Campus Free Speech

Northeastern Illinois University Students Say Hosting Sean Spicer Promotes Violence

"Any platform he is provided...creates more space for right-wing extremists to escalate their attacks on our communities."


Sean Spicer, former White House press secretary, and Donna Brazile, former Democratic National Committee chairwoman, are slated to appear at Northeastern Illinois University (NEIU) on Thursday night to discuss the 2020 election.

But some student activists are demanding that the administration cancel the event. They argue that giving Spicer a platform promotes violence against marginalized people.

"We see the policies and rhetoric of the Trump administration—including the role Spicer took early in this administration—as drivers of this violence," protest organizers wrote on the Facebook event page for the Rally to Stop Sean Spicer at NEIU, which will take place during the event. "The role Spicer played—and that the Trump administration continues to play—in this violence is one of creating space for these acts to occur."

According to these students:

Spicer has consistently promoted policies like the Muslim ban, a border wall, family separation, mass deportations, banning trans people from serving in the military, and many other policies that have encouraged the violence that is taking over our world.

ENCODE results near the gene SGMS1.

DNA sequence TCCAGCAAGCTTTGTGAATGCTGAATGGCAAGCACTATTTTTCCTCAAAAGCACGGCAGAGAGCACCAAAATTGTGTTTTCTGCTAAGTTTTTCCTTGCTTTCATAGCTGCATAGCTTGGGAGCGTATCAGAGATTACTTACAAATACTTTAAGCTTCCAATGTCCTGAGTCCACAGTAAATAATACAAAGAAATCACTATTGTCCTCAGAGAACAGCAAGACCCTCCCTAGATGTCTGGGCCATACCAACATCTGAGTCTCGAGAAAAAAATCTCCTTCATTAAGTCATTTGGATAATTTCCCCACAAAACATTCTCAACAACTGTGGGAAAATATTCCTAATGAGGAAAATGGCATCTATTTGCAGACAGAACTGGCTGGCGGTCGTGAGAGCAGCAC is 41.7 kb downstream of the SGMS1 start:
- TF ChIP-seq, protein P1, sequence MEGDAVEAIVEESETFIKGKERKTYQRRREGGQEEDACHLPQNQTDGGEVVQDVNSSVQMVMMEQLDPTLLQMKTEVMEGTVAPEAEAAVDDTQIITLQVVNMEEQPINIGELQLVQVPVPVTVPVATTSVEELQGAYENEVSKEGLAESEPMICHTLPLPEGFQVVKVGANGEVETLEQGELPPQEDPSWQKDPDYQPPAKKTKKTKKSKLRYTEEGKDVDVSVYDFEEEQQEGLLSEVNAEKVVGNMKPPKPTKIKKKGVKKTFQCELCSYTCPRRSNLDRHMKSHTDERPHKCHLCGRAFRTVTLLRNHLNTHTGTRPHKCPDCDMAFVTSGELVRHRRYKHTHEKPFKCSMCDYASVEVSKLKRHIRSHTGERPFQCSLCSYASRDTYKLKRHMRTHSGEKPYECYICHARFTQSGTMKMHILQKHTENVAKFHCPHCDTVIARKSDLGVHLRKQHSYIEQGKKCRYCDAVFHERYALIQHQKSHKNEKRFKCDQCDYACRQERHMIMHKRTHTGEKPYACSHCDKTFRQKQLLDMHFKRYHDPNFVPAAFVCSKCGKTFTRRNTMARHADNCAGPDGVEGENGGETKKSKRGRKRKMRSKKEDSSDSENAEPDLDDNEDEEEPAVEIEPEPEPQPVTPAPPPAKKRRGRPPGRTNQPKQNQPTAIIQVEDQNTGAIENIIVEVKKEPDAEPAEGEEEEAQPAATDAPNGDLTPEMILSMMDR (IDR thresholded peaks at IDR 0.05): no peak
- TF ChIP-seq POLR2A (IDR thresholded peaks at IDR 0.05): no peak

Any platform he is provided, including ones where people are allowed to debate and argue these policies, serves to legitimize these policies, and creates more space for right-wing extremists to escalate their attacks on our communities.

Protest organizers did not immediately respond to a request for comment.

NEIU's Student Government Association recently held a town hall to discuss the upcoming Spicer event. SGA President Melanie Glover described it as "a space designed to support students, a space designed for your voice to be heard, and a space for you," according to the NEIU Independent. One participant expressed concern that "when you give these people coverage, on any platform, large or small, I think that encourages violence and helps make their ability to grow that much better."

Another put it this way:

"To me, this is like a safe space. So why are we inviting people of this nature, that indirectly attack us, our parents and families, to come to a place like this, and enter our safe haven? Why are we not allowed a voice in our own safe space?"

This apparent consensus among activist students that giving right-wing speakers any opportunity to speak will increase the power of the far-right is baffling. If they really believed that giving people like Spicer "coverage, on any platform, large or small" was such a terrible idea, then the last thing they should do is hold town halls, protest, and make demands: These antics only make it likely that Spicer's remarks will actually attract more attention from the public, media, etc.

According to The College Fix, Spicer and Brazile's speaking fees were paid by a donor to the university. The administration has pledged to move forward with the discussion.